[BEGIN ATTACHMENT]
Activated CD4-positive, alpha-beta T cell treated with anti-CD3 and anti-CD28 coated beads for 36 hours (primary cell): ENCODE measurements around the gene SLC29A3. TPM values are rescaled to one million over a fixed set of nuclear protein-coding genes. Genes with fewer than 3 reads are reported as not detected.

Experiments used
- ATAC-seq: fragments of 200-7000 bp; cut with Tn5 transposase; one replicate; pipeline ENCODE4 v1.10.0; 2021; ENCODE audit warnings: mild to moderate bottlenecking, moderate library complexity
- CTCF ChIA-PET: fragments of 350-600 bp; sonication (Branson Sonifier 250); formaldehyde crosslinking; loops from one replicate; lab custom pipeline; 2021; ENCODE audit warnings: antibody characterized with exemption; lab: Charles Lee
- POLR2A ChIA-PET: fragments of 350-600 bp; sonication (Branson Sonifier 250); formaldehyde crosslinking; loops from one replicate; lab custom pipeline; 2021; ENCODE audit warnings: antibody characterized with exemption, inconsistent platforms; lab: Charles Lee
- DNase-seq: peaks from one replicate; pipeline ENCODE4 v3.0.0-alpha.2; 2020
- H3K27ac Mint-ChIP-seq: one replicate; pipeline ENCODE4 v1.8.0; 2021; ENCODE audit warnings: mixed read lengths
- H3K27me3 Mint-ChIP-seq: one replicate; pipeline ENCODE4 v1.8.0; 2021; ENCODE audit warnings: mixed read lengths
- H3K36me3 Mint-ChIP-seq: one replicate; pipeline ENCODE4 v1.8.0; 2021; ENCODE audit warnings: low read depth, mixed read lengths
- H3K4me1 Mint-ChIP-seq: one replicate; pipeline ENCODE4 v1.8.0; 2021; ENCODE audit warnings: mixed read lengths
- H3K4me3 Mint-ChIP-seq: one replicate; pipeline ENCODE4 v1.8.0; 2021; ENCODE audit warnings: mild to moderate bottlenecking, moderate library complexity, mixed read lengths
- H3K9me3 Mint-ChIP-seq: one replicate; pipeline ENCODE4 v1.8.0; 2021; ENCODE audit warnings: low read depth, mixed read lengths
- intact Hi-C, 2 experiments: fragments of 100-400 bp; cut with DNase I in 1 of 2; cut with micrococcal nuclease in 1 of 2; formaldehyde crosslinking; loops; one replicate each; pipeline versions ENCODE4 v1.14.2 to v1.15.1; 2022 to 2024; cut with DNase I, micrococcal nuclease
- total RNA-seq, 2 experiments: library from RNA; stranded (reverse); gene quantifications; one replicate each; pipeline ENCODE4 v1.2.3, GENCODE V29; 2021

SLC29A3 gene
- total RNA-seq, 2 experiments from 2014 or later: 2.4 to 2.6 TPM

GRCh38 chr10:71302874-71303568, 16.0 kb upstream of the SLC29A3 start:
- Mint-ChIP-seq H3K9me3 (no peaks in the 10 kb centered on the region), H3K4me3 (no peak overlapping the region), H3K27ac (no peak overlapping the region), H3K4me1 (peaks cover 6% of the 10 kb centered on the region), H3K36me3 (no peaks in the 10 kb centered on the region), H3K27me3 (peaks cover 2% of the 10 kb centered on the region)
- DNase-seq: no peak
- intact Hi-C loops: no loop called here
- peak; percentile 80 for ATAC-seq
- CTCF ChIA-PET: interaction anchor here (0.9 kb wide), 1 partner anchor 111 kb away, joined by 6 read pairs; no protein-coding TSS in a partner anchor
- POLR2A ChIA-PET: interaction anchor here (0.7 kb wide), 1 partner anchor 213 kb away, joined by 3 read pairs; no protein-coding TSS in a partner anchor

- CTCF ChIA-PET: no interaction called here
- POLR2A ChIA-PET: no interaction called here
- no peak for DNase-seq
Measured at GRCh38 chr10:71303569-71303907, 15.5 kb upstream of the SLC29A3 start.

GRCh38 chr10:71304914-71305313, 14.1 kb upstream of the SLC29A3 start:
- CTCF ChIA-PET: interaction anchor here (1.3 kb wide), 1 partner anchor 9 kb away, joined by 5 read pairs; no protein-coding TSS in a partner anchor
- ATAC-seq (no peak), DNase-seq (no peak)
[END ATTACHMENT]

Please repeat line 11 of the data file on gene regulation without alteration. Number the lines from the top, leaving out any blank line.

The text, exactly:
- H3K4me3 Mint-ChIP-seq: one replicate; pipeline ENCODE4 v1.8.0; 2021; ENCODE audit warnings: mild to moderate bottlenecking, moderate library complexity, mixed read lengths